An interesting situation is developing down in Maryland, where a teacher was placed on administrative leave for for authoring a book about a school massacre. There's a lot of moving pieces going on there, and I'm not claiming any depth of knowledge, but I heard about the story and couldn't help but start digging.
My first thought, knowing nothing else about the case, was that there has been no shortage of authors, some of whom very prestigious, who have written about school violence over the years. A friend immediately pointed out that Stephen King (who was actually a teacher at the time he wrote Carrie), Richard Russo, and Jodi Picoult have all written about large scale school violence over the years.
My second thought, selfishly, was that I had recently self-censored a scene I wanted to include in the Indestructibles sequel because I wanted to stay clear of school violence. Not because I don't want to be controversial. I want to say it was because it just wasn't the right time for that particular allegory, but honestly, I have a rule about certain types of violence when I write--if you're going to touch certain hot button topics, you better mean it, and you better have a purpose for it. Which isn't to say in another scenario I might not broach this topic, but Book 2 goes to some very dark places and I felt like touching school violence would bring it to a darker place than I was ready to go to with these characters.
And then I thought--damn, dude, you're a teacher. You do have to think about these things, in this day and age especially.
But then I saw the teacher's age. He's 23. This is a kid who grew up in the age of school shootings. And so I'm torn. On the one hand, we do have some accountability, as adults, as writers, as professionals (and in his case as educators) to walk with care and sensitivity. But this is a guy who grew up with a school shooting somewhere in this country every few weeks or months.
A few months ago there was an incident at a college near me where a student was brandishing a knife. The school went into shelter in place protocol for safety. I have a few adult friends who work there who were legitimately freaked out. They had never experienced a shelter in place situation. They were truly afraid. But the students--late teens and early twenties, born in another era--were mostly worried about whether or not they had snacks while they waited it out in their classrooms. This is the world they grew up in. It's just part of the day to day life. Should it be? Absolutely not. We want to live in a world where there aren't cataclysmic events every few weeks. But there is no denying that everyone who grew up in the US under a certain age has experienced the very real threat of a school shooting every single day of their lives.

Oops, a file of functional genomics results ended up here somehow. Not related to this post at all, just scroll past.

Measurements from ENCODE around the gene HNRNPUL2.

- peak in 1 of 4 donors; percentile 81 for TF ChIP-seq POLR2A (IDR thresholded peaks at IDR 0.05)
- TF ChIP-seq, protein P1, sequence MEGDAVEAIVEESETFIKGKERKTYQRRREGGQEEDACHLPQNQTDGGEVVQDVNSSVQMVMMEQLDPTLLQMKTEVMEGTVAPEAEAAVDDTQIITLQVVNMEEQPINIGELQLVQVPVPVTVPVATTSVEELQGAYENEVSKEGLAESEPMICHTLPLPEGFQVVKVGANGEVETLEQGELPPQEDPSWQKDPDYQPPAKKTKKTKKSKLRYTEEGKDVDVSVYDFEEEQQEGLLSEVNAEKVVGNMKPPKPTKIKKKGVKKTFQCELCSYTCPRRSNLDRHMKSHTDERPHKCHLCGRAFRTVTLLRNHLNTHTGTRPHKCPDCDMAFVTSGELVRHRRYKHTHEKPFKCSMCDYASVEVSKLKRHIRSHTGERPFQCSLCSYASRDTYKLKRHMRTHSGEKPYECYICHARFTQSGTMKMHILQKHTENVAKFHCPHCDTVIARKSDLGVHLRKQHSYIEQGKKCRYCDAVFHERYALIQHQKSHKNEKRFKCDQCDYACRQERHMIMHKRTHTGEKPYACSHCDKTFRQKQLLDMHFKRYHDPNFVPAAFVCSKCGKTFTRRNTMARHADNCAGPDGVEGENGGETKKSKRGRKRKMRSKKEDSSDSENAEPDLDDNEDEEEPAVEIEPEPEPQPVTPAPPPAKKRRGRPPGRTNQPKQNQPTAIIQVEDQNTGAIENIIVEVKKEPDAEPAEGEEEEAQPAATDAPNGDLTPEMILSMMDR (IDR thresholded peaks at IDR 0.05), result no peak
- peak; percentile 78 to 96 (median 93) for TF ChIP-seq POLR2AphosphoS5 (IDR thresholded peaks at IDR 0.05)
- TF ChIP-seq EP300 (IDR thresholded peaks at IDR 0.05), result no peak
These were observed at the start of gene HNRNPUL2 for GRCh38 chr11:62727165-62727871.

Why wouldn't this effect their writing? Why wouldn't this be a scenario that might lead them to write a dark, futuristic story?
On the one hand, it's understandable why administration and law enforcement might raise an eyebrow. Certainly youthful indiscretion isn't an excuse given the ages of many of the perpetrators in the recent past of extreme violent actions. But by the same token, this launches full speed over the line into censorship and thought police territory. It not only silences one writer, it sets a tone in which the creative process is under attack, where any number of creative students might see what happened to this educator and wonder if their own thoughts might be similarly censored and shut down.
Is there a right thing to do here? Could have have told his bosses he had written this book and explained his reasons behind it? Or would that have simply sped up the process for the investigation? And on the flip side, there would be no forgiveness for an administrator who did nothing if a catastrophe did happen. Their actions are influenced by our culture of paranoia and blame as well.
I don't have an answer. I can say I'm uncomfortable with censorship, and that I am terribly sad we live in a time when reality forces us to be vigilant if not outright paranoid about violence on a massive scale. And that we should all watch how this story plays out. the outcome will be significant.
Matthew Phillion is the writer of "The Indestructibles," part-time actor, occasional filmmaker. Currently on the lam in Salem with his trusty dog, Watson.